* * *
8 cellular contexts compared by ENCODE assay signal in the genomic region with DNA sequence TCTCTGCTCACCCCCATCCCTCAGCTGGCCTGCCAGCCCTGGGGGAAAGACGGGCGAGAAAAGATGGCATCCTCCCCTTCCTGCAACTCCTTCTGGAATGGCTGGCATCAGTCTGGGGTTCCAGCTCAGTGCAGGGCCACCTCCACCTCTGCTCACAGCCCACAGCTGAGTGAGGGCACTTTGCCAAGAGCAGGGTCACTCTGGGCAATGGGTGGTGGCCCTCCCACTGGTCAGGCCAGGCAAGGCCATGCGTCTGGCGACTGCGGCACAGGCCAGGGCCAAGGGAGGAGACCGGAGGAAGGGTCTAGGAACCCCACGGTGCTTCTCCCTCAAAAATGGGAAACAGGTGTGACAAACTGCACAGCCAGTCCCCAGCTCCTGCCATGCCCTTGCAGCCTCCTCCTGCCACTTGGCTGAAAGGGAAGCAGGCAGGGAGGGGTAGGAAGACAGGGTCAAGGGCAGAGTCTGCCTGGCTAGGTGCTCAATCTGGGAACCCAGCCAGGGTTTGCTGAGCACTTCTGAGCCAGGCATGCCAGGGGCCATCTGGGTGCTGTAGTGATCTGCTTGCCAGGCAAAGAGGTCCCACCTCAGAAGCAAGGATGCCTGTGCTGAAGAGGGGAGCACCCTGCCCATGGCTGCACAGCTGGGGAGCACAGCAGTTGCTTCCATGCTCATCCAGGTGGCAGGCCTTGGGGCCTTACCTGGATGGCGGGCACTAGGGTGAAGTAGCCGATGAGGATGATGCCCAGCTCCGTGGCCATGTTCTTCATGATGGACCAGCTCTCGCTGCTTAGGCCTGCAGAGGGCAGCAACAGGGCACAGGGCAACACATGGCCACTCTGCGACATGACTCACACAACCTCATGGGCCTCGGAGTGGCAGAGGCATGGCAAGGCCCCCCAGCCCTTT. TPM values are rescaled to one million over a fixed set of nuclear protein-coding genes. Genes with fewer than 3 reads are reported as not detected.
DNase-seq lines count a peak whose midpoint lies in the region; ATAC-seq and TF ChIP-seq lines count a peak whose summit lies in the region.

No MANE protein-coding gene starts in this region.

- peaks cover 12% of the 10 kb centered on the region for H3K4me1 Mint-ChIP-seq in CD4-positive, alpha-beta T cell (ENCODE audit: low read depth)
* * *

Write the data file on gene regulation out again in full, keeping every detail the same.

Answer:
8 cellular contexts compared by ENCODE assay signal in the genomic region with DNA sequence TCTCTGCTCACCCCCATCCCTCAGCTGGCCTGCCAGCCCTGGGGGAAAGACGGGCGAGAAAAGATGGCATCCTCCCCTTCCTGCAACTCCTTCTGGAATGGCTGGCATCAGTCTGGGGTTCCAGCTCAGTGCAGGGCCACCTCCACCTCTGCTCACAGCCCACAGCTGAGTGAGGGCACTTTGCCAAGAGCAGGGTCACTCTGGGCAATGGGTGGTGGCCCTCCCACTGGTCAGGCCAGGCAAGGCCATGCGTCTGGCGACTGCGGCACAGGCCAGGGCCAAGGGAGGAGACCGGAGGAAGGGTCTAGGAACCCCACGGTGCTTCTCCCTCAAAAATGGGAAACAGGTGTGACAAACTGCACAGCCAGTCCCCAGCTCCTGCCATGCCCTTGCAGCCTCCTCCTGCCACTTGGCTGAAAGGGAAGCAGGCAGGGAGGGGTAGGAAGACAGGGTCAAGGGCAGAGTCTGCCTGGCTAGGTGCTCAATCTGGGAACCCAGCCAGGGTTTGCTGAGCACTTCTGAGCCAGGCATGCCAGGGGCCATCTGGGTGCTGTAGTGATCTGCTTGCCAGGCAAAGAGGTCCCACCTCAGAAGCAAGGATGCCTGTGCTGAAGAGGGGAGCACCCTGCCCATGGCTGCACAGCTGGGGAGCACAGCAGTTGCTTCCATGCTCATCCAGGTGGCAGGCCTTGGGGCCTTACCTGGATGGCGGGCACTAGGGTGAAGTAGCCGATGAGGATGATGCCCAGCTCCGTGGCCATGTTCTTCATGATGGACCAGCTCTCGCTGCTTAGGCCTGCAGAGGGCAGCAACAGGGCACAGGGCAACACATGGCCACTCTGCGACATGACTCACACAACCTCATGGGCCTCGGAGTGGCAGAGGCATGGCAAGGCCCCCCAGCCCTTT. TPM values are rescaled to one million over a fixed set of nuclear protein-coding genes. Genes with fewer than 3 reads are reported as not detected.
DNase-seq lines count a peak whose midpoint lies in the region; ATAC-seq and TF ChIP-seq lines count a peak whose summit lies in the region.

No MANE protein-coding gene starts in this region.

- peaks cover 12% of the 10 kb centered on the region for H3K4me1 Mint-ChIP-seq in CD4-positive, alpha-beta T cell (ENCODE audit: low read depth)